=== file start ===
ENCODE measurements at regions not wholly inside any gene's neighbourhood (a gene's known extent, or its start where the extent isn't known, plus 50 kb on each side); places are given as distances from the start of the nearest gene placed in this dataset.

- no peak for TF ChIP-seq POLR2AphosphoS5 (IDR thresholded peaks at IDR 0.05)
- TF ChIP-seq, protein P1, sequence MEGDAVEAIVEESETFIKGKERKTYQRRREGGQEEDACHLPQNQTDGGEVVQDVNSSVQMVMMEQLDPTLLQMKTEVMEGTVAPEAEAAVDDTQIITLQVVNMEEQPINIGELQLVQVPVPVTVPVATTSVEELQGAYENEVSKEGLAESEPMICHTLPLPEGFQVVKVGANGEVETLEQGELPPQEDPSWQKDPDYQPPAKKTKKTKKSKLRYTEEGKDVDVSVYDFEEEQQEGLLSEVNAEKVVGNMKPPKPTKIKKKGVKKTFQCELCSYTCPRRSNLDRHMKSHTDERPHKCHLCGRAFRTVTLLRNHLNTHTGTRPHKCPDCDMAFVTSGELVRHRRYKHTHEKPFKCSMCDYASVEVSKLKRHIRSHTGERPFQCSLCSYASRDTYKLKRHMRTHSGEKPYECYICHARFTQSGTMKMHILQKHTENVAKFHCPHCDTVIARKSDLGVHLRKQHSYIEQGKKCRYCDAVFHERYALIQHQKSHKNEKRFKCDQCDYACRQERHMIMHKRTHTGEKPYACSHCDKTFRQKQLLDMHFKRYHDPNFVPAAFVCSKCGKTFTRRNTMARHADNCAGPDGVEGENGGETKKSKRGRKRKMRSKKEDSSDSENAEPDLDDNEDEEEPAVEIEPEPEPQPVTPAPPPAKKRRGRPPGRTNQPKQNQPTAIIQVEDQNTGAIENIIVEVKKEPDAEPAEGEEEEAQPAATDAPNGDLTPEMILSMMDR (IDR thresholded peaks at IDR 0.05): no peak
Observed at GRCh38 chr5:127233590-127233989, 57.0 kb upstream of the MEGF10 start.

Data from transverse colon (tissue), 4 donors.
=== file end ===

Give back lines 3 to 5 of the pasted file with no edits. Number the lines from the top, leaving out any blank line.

- TF ChIP-seq, protein P1, sequence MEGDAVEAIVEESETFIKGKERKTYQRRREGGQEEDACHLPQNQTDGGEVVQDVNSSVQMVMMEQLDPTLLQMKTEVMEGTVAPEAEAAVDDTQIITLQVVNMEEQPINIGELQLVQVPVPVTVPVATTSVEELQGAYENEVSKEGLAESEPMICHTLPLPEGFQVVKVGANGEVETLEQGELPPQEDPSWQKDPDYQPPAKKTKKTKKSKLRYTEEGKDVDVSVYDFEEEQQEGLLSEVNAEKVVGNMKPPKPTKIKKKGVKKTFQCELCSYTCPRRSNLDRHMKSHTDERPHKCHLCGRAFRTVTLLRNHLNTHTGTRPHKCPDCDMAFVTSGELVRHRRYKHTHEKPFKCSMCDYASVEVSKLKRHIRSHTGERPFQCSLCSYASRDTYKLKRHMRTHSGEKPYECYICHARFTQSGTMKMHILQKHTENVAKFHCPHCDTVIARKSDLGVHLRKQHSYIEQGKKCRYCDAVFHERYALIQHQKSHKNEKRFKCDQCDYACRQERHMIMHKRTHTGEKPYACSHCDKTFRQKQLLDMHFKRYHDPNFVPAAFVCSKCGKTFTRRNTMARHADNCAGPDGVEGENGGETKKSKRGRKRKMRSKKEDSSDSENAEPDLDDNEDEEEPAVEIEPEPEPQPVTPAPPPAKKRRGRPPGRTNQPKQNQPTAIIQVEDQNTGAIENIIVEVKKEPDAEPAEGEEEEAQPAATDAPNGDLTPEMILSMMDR (IDR thresholded peaks at IDR 0.05): no peak
Observed at GRCh38 chr5:127233590-127233989, 57.0 kb upstream of the MEGF10 start.

Data from transverse colon (tissue), 4 donors.